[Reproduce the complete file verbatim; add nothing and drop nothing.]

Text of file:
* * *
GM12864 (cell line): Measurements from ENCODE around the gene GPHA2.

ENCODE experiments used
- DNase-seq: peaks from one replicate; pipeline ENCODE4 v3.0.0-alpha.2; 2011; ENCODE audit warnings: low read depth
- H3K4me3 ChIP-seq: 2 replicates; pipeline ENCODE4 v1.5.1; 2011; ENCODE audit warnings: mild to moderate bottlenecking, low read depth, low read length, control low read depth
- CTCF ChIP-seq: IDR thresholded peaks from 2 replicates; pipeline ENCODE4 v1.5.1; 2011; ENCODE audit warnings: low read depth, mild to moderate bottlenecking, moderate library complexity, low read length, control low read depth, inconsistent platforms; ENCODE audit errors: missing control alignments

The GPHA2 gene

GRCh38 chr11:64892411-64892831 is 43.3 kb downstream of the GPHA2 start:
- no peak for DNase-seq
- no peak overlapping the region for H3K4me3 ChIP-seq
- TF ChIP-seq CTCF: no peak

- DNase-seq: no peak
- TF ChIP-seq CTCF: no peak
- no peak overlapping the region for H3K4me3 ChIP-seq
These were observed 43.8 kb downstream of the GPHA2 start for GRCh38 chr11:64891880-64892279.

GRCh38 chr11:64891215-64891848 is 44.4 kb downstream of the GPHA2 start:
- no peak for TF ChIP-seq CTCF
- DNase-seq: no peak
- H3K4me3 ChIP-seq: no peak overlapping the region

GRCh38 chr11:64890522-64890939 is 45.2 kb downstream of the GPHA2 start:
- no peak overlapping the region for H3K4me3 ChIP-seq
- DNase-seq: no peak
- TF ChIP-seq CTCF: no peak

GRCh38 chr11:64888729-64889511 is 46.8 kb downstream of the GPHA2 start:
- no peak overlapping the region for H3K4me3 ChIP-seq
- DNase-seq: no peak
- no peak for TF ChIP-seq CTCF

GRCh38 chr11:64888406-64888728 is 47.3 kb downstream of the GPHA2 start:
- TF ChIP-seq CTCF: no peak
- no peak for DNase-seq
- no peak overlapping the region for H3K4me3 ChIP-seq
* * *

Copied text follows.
GM12864 (cell line): Measurements from ENCODE around the gene GPHA2.

ENCODE experiments used
- DNase-seq: peaks from one replicate; pipeline ENCODE4 v3.0.0-alpha.2; 2011; ENCODE audit warnings: low read depth
- H3K4me3 ChIP-seq: 2 replicates; pipeline ENCODE4 v1.5.1; 2011; ENCODE audit warnings: mild to moderate bottlenecking, low read depth, low read length, control low read depth
- CTCF ChIP-seq: IDR thresholded peaks from 2 replicates; pipeline ENCODE4 v1.5.1; 2011; ENCODE audit warnings: low read depth, mild to moderate bottlenecking, moderate library complexity, low read length, control low read depth, inconsistent platforms; ENCODE audit errors: missing control alignments

The GPHA2 gene

GRCh38 chr11:64892411-64892831 is 43.3 kb downstream of the GPHA2 start:
- no peak for DNase-seq
- no peak overlapping the region for H3K4me3 ChIP-seq
- TF ChIP-seq CTCF: no peak

- DNase-seq: no peak
- TF ChIP-seq CTCF: no peak
- no peak overlapping the region for H3K4me3 ChIP-seq
These were observed 43.8 kb downstream of the GPHA2 start for GRCh38 chr11:64891880-64892279.

GRCh38 chr11:64891215-64891848 is 44.4 kb downstream of the GPHA2 start:
- no peak for TF ChIP-seq CTCF
- DNase-seq: no peak
- H3K4me3 ChIP-seq: no peak overlapping the region

GRCh38 chr11:64890522-64890939 is 45.2 kb downstream of the GPHA2 start:
- no peak overlapping the region for H3K4me3 ChIP-seq
- DNase-seq: no peak
- TF ChIP-seq CTCF: no peak

GRCh38 chr11:64888729-64889511 is 46.8 kb downstream of the GPHA2 start:
- no peak overlapping the region for H3K4me3 ChIP-seq
- DNase-seq: no peak
- no peak for TF ChIP-seq CTCF

GRCh38 chr11:64888406-64888728 is 47.3 kb downstream of the GPHA2 start:
- TF ChIP-seq CTCF: no peak
- no peak for DNase-seq
- no peak overlapping the region for H3K4me3 ChIP-seq